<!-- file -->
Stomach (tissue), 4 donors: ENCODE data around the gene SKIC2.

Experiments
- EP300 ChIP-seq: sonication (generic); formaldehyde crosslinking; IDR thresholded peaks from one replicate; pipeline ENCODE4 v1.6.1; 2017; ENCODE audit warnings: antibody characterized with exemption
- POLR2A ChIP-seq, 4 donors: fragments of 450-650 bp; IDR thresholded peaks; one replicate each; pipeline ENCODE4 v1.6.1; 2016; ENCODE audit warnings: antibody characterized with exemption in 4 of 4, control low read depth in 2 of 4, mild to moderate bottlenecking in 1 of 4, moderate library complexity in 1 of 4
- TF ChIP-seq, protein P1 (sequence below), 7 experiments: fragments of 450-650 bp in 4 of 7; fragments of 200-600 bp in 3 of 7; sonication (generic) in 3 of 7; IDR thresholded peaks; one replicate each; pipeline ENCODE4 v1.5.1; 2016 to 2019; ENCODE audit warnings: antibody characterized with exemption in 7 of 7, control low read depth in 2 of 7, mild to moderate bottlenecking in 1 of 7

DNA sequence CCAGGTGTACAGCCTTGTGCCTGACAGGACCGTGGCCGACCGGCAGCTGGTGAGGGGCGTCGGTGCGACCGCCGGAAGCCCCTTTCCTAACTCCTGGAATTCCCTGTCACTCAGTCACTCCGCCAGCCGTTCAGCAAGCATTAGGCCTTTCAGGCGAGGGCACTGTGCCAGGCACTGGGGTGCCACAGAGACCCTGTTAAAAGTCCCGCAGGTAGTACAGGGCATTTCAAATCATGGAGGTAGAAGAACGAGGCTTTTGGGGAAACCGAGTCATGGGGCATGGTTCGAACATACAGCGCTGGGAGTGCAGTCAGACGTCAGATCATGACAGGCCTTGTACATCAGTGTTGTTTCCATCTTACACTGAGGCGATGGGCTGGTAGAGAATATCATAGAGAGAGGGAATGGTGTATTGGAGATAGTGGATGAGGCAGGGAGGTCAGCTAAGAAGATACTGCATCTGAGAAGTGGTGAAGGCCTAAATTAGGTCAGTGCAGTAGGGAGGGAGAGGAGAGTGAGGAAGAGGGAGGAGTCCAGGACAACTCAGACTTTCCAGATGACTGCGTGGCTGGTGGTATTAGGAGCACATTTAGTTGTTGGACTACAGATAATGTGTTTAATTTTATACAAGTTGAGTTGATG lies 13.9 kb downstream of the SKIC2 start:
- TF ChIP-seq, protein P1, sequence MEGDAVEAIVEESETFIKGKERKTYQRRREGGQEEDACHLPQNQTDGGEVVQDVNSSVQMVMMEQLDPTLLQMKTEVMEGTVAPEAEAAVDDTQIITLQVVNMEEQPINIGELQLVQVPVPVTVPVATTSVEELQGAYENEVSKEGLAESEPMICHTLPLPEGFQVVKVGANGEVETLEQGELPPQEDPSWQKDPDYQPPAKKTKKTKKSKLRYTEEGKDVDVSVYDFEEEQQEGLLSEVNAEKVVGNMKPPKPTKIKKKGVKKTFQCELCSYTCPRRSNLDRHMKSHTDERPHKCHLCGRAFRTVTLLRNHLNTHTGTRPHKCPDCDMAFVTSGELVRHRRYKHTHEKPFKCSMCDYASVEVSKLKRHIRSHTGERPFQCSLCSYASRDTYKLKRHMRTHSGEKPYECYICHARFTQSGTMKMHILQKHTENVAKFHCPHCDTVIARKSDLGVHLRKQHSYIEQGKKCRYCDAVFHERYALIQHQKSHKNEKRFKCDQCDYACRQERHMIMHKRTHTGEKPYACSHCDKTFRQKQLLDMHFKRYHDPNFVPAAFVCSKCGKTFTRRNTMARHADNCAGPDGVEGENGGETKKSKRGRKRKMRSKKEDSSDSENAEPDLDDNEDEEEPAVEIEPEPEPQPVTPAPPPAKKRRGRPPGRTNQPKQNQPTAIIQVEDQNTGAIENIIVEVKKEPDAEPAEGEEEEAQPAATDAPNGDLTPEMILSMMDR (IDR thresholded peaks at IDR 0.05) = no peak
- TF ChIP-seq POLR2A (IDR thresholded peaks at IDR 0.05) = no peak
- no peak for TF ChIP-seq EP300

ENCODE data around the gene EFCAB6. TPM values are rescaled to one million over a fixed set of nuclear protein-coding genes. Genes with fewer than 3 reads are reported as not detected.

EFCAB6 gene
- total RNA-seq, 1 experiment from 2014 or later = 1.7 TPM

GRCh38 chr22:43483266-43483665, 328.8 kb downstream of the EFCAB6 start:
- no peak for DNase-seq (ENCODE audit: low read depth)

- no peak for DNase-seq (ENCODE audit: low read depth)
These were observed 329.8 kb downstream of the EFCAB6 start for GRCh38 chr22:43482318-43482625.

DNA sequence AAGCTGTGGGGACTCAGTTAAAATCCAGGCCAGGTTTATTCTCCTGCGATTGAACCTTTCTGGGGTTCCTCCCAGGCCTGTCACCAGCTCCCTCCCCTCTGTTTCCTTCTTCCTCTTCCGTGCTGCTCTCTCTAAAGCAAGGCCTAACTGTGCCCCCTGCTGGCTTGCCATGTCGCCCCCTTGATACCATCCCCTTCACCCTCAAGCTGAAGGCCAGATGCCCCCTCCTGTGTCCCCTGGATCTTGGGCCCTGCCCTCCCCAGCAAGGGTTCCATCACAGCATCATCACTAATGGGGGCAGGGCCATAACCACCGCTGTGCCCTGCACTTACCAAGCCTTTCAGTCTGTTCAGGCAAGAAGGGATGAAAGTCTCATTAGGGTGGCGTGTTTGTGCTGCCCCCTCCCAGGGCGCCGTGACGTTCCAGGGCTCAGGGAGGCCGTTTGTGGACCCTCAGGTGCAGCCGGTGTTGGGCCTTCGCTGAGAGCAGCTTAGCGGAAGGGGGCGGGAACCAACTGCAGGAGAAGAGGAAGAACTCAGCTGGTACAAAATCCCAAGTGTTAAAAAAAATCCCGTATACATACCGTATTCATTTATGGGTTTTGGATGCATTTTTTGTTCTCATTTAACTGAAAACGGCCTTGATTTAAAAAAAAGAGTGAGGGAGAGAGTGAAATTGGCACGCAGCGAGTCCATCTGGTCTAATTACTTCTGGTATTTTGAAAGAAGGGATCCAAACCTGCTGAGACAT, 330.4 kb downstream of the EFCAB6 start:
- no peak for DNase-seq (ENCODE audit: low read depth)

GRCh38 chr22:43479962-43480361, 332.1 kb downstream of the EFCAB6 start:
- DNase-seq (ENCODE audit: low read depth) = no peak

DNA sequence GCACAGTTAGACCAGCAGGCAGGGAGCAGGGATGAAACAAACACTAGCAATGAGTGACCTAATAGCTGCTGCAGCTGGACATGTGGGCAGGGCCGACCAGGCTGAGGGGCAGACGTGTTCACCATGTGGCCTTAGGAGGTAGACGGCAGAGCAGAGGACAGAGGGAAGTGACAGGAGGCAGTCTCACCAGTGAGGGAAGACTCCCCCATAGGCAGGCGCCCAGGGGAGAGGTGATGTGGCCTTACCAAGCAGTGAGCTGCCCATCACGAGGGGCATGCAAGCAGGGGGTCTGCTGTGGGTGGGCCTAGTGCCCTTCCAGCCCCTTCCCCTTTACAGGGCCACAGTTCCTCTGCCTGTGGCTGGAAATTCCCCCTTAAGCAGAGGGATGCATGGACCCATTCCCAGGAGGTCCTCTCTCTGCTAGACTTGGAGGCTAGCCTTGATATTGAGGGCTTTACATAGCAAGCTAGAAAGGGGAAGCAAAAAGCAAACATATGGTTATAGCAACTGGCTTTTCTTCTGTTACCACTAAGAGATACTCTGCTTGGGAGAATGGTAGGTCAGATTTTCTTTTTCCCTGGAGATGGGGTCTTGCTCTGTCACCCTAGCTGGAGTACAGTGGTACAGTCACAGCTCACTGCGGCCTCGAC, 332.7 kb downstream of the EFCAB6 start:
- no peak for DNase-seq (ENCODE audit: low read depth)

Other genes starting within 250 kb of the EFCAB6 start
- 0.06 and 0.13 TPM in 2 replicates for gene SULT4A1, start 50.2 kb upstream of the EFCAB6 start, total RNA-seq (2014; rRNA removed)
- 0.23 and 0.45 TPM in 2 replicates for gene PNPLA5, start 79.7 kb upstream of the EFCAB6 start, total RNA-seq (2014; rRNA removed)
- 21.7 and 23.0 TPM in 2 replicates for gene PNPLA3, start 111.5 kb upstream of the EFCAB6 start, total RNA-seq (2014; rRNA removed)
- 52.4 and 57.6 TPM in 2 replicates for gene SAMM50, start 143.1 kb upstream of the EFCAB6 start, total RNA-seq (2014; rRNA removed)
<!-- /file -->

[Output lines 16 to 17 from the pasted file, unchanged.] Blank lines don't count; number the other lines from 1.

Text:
These were observed 329.8 kb downstream of the EFCAB6 start for GRCh38 chr22:43482318-43482625.

DNA sequence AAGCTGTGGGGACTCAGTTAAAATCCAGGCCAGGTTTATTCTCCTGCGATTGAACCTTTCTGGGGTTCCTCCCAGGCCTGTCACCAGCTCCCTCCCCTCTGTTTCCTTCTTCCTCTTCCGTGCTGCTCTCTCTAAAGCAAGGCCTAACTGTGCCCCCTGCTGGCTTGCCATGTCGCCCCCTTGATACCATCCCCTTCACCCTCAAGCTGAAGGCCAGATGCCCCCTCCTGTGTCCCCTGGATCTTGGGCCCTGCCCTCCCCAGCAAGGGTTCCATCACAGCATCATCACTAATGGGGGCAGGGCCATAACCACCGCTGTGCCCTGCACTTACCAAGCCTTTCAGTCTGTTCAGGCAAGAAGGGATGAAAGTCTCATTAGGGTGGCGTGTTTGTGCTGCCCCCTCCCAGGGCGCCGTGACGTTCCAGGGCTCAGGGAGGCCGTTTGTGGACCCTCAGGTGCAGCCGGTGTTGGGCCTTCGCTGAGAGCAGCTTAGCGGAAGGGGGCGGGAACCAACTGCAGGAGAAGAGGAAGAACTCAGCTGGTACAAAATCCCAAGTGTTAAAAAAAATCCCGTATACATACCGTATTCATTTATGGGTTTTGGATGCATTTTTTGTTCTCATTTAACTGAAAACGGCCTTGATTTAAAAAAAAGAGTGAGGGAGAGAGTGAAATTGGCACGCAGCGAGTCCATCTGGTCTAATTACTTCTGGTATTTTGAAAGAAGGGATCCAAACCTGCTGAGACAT, 330.4 kb downstream of the EFCAB6 start: